Looking for a Fed apology
The Fed is profoundly flawed, and there’s a good chance it will fail at doing the job we’re tasking it with. But it’s the best chance we’ve got. That’s the consensus I’m beginning to feel on the subject of Ben Bernanke’s status as Fed chairman specifically, and the wisdom of confirming and expanding the powers of the Fed more generally.
David Leonhardt today has a great column along those lines, explaining that even a Fed with much more teeth than it has today would have done nothing to prevent the housing bubble — not under Greenspan, certainly, and probably not under pre-crisis Bernanke either. It’s worth reading John Carney on the subject too: far from being worried about the housing market in the bubble years, regulators were actually being asked to help inflate it.
So it’s clear that the Fed needs to renounce its former worldview and move to a state of permanent worry about the risks that markets pose to the economy as a whole. And as Leonhardt says, even if it’s doing the latter, it’s doing a bad job on the former:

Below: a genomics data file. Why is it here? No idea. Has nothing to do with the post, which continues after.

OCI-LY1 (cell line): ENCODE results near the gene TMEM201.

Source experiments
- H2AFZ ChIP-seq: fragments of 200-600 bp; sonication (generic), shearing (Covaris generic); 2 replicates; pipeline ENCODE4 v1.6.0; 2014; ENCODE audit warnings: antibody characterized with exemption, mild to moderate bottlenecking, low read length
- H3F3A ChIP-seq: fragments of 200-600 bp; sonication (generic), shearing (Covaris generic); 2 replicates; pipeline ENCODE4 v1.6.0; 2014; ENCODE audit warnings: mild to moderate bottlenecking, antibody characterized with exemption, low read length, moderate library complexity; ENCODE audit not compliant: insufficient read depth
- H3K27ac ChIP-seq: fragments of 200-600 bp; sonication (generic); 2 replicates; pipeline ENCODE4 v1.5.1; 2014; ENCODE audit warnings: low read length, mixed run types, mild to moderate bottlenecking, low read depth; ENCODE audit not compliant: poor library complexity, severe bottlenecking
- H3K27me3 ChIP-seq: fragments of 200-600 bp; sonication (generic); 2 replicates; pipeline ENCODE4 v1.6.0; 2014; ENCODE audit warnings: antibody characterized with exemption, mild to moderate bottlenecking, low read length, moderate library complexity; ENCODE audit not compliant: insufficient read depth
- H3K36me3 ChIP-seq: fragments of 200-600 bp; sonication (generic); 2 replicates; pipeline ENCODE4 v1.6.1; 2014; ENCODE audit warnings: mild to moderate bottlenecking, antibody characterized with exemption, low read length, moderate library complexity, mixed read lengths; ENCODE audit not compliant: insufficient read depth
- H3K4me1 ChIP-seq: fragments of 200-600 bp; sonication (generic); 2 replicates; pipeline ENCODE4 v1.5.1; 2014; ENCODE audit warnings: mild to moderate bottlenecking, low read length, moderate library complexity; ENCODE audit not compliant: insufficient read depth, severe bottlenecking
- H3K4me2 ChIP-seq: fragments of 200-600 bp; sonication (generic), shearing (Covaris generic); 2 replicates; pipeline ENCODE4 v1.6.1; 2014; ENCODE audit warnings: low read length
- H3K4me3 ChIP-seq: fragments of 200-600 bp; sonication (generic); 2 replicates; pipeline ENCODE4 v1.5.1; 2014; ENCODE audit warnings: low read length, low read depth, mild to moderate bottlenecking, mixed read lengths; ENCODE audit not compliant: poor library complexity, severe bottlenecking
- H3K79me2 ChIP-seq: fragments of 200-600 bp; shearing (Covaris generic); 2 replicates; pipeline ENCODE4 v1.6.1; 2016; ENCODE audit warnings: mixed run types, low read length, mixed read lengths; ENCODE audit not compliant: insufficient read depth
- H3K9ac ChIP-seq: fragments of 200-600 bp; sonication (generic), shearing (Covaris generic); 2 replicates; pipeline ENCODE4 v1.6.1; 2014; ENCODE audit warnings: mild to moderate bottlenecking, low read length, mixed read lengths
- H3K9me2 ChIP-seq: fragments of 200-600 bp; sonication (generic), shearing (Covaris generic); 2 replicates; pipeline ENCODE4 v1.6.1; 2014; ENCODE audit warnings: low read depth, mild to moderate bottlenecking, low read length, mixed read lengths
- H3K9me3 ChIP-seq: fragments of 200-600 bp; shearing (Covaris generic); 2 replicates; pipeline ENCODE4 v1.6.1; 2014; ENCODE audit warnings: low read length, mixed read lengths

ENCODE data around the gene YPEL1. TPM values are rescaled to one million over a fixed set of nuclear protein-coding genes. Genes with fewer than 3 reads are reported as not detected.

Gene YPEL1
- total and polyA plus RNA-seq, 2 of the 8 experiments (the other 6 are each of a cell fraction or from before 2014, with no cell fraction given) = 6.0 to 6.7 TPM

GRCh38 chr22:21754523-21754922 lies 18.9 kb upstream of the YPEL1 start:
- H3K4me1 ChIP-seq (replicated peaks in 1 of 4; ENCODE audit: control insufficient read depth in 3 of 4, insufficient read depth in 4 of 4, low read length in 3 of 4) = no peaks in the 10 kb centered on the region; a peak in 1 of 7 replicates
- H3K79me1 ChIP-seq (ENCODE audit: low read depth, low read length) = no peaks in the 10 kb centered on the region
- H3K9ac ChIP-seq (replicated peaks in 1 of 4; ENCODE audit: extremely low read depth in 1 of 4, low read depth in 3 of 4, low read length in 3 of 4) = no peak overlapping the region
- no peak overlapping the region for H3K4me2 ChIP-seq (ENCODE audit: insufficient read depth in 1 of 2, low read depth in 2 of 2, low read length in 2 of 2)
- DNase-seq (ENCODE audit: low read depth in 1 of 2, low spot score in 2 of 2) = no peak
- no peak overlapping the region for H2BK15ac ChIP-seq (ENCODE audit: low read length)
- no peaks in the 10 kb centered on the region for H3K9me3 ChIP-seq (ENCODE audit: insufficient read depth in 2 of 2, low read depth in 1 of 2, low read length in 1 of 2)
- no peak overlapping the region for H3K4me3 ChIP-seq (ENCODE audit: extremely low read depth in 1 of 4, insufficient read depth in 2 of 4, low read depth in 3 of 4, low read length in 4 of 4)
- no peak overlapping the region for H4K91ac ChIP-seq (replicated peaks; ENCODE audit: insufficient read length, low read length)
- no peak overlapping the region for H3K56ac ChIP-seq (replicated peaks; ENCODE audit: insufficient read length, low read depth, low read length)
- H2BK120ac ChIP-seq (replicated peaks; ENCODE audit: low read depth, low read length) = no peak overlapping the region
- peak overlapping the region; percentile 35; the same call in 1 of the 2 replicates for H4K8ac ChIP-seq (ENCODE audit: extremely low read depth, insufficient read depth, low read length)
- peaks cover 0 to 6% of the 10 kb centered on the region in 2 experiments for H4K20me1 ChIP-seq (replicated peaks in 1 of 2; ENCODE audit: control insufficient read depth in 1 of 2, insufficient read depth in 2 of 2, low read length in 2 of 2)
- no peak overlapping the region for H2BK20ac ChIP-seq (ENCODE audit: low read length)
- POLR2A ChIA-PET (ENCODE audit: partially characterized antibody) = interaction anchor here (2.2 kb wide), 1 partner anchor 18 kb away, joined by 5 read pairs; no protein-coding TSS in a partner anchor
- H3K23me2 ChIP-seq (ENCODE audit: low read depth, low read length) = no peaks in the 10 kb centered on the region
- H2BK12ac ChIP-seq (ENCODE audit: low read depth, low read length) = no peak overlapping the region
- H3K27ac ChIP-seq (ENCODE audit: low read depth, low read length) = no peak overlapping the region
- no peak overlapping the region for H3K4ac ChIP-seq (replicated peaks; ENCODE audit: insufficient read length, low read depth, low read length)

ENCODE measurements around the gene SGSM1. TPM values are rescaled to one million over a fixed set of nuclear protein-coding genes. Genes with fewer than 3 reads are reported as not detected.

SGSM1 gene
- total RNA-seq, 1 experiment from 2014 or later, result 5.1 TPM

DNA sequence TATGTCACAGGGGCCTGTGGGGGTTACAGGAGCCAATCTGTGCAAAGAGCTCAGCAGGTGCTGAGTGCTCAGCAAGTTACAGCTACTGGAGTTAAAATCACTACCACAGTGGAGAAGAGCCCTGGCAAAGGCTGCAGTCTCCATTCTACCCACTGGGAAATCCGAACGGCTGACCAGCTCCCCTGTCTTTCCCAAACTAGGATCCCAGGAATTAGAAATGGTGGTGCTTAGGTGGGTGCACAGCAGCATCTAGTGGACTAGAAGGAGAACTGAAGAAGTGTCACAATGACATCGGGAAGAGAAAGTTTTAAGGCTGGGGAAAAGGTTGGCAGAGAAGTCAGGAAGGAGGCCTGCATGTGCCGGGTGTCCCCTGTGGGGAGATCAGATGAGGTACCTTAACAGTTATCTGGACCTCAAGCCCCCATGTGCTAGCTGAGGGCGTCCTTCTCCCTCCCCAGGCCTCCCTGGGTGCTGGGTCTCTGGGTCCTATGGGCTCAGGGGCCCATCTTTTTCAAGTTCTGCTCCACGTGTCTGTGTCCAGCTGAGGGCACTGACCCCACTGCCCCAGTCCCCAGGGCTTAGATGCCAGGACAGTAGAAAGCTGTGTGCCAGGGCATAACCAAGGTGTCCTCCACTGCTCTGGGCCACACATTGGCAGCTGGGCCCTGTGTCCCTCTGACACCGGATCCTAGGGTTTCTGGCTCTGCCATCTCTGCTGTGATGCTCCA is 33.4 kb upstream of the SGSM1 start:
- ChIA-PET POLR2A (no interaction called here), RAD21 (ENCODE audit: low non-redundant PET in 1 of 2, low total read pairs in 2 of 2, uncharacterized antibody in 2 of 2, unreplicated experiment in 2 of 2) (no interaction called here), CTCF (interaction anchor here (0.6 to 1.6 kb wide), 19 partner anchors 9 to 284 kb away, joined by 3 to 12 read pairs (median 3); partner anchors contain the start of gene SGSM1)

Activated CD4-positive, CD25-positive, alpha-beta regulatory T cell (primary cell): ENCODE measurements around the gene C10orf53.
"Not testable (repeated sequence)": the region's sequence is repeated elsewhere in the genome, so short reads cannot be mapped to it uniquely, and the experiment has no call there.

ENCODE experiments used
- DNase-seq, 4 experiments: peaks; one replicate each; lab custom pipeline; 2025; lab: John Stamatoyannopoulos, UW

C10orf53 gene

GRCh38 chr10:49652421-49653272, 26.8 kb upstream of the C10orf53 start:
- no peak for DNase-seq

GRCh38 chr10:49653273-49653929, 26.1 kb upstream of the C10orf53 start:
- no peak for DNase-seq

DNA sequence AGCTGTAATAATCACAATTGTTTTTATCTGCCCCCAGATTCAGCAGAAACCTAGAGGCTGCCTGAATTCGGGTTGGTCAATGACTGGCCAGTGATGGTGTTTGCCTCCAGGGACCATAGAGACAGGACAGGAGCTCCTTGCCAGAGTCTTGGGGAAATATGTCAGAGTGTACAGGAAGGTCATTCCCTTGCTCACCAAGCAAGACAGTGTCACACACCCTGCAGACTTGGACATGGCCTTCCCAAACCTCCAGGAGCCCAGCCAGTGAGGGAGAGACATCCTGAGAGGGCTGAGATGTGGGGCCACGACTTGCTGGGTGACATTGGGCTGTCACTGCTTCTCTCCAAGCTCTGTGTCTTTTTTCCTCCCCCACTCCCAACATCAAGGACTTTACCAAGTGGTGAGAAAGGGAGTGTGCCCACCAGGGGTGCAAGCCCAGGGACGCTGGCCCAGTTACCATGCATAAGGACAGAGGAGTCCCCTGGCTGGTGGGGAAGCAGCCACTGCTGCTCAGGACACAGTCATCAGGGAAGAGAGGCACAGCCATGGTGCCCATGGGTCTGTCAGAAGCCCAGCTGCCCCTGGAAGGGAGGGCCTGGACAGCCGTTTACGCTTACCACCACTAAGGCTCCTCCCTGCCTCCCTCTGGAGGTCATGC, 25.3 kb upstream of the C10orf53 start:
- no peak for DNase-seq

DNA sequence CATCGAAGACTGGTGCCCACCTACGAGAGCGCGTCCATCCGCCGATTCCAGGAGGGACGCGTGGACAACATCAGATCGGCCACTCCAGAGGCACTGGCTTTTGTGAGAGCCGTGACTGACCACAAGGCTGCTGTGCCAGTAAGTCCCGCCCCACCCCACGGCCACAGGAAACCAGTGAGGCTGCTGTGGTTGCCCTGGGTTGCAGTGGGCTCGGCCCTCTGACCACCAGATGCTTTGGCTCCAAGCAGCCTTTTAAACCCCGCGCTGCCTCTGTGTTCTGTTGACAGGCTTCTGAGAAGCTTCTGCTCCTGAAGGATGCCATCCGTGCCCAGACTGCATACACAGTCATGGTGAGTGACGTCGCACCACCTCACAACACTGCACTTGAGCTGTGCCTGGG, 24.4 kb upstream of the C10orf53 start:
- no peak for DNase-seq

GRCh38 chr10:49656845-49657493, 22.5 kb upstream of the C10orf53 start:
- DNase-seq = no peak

The fact that Mr. Bernanke and other regulators still have not explained why they failed to recognize the last bubble is the weakest link in the Fed’s push for more power…
Just this week, Mr. Bernanke went to the annual meeting of academic economists in Atlanta to offer his own history of Fed policy during the bubble… He never acknowledged that the Fed simply missed the bubble…
He and his colleagues fell victim to the same weakness that bedeviled the engineers of the Challenger space shuttle, the planners of the Vietnam and Iraq Wars, and the airline pilots who have made tragic cockpit errors. They didn’t adequately question their own assumptions. It’s an entirely human mistake.
Which is why it is likely to happen again…
What’s missing from the debate over financial re-regulation is a serious discussion of how to reduce the odds that the Fed — however much authority it has — will listen to the echo chamber when the next bubble comes along. A simple first step would be for Mr. Bernanke to discuss the Fed’s recent failures, in detail.
Leonhardt talks about setting up a permanent board to go back over past mistakes and try to ensure they don’t happen again. I’m not sure how useful that would be — my guess it would issue carefully-parsed and extremely long reports and would change very little. At the same time, however, Leonhardt is surely right that we need much more transparent self-criticism at the Fed, especially when it comes to its underdeveloped regulatory role. If you don’t know exactly where you went wrong in the past, the chances are you’ll continue to go wrong in the future.